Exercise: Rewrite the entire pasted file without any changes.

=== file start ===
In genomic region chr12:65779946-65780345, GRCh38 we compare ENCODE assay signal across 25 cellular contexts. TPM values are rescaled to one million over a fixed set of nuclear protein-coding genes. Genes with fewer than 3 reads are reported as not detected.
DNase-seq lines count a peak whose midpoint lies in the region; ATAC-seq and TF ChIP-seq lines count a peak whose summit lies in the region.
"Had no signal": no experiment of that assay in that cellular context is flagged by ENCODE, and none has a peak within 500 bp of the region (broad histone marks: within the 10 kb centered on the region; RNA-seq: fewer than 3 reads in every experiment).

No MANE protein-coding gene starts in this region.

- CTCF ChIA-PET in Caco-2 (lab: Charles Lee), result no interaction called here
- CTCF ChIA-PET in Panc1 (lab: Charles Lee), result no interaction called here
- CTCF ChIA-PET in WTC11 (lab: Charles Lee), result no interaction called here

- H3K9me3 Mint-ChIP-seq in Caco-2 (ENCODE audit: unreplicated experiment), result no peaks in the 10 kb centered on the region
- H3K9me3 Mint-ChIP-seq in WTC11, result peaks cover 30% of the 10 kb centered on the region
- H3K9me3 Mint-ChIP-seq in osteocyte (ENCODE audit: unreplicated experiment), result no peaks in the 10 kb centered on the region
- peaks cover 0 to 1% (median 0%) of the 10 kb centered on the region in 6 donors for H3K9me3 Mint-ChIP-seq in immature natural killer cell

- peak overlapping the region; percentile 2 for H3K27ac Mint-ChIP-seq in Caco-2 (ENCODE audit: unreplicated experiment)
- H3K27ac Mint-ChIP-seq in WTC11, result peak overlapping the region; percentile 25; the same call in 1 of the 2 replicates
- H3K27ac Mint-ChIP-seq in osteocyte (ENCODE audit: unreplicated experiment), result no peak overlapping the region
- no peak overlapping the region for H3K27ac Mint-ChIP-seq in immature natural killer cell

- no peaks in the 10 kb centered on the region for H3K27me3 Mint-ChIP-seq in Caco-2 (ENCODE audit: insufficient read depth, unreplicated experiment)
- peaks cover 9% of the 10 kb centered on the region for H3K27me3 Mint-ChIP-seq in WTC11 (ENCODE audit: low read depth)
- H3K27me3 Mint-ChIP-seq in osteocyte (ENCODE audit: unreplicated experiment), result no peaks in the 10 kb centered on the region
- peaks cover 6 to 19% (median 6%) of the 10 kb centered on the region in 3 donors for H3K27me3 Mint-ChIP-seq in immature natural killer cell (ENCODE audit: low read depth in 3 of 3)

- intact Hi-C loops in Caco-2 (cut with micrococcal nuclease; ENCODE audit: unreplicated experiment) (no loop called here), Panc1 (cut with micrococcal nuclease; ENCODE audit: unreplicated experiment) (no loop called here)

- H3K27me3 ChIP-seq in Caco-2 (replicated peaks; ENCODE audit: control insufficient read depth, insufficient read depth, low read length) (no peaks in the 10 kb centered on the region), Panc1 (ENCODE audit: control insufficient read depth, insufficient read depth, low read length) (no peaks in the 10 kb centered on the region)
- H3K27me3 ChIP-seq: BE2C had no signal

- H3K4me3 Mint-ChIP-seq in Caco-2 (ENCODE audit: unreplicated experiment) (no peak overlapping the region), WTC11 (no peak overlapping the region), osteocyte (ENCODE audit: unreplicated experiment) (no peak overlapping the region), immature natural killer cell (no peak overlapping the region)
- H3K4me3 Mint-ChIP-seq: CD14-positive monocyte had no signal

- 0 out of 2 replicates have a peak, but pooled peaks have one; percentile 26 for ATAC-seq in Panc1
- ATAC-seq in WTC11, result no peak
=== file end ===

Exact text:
In genomic region chr12:65779946-65780345, GRCh38 we compare ENCODE assay signal across 25 cellular contexts. TPM values are rescaled to one million over a fixed set of nuclear protein-coding genes. Genes with fewer than 3 reads are reported as not detected.
DNase-seq lines count a peak whose midpoint lies in the region; ATAC-seq and TF ChIP-seq lines count a peak whose summit lies in the region.
"Had no signal": no experiment of that assay in that cellular context is flagged by ENCODE, and none has a peak within 500 bp of the region (broad histone marks: within the 10 kb centered on the region; RNA-seq: fewer than 3 reads in every experiment).

No MANE protein-coding gene starts in this region.

- CTCF ChIA-PET in Caco-2 (lab: Charles Lee), result no interaction called here
- CTCF ChIA-PET in Panc1 (lab: Charles Lee), result no interaction called here
- CTCF ChIA-PET in WTC11 (lab: Charles Lee), result no interaction called here

- H3K9me3 Mint-ChIP-seq in Caco-2 (ENCODE audit: unreplicated experiment), result no peaks in the 10 kb centered on the region
- H3K9me3 Mint-ChIP-seq in WTC11, result peaks cover 30% of the 10 kb centered on the region
- H3K9me3 Mint-ChIP-seq in osteocyte (ENCODE audit: unreplicated experiment), result no peaks in the 10 kb centered on the region
- peaks cover 0 to 1% (median 0%) of the 10 kb centered on the region in 6 donors for H3K9me3 Mint-ChIP-seq in immature natural killer cell

- peak overlapping the region; percentile 2 for H3K27ac Mint-ChIP-seq in Caco-2 (ENCODE audit: unreplicated experiment)
- H3K27ac Mint-ChIP-seq in WTC11, result peak overlapping the region; percentile 25; the same call in 1 of the 2 replicates
- H3K27ac Mint-ChIP-seq in osteocyte (ENCODE audit: unreplicated experiment), result no peak overlapping the region
- no peak overlapping the region for H3K27ac Mint-ChIP-seq in immature natural killer cell

- no peaks in the 10 kb centered on the region for H3K27me3 Mint-ChIP-seq in Caco-2 (ENCODE audit: insufficient read depth, unreplicated experiment)
- peaks cover 9% of the 10 kb centered on the region for H3K27me3 Mint-ChIP-seq in WTC11 (ENCODE audit: low read depth)
- H3K27me3 Mint-ChIP-seq in osteocyte (ENCODE audit: unreplicated experiment), result no peaks in the 10 kb centered on the region
- peaks cover 6 to 19% (median 6%) of the 10 kb centered on the region in 3 donors for H3K27me3 Mint-ChIP-seq in immature natural killer cell (ENCODE audit: low read depth in 3 of 3)

- intact Hi-C loops in Caco-2 (cut with micrococcal nuclease; ENCODE audit: unreplicated experiment) (no loop called here), Panc1 (cut with micrococcal nuclease; ENCODE audit: unreplicated experiment) (no loop called here)

- H3K27me3 ChIP-seq in Caco-2 (replicated peaks; ENCODE audit: control insufficient read depth, insufficient read depth, low read length) (no peaks in the 10 kb centered on the region), Panc1 (ENCODE audit: control insufficient read depth, insufficient read depth, low read length) (no peaks in the 10 kb centered on the region)
- H3K27me3 ChIP-seq: BE2C had no signal

- H3K4me3 Mint-ChIP-seq in Caco-2 (ENCODE audit: unreplicated experiment) (no peak overlapping the region), WTC11 (no peak overlapping the region), osteocyte (ENCODE audit: unreplicated experiment) (no peak overlapping the region), immature natural killer cell (no peak overlapping the region)
- H3K4me3 Mint-ChIP-seq: CD14-positive monocyte had no signal

- 0 out of 2 replicates have a peak, but pooled peaks have one; percentile 26 for ATAC-seq in Panc1
- ATAC-seq in WTC11, result no peak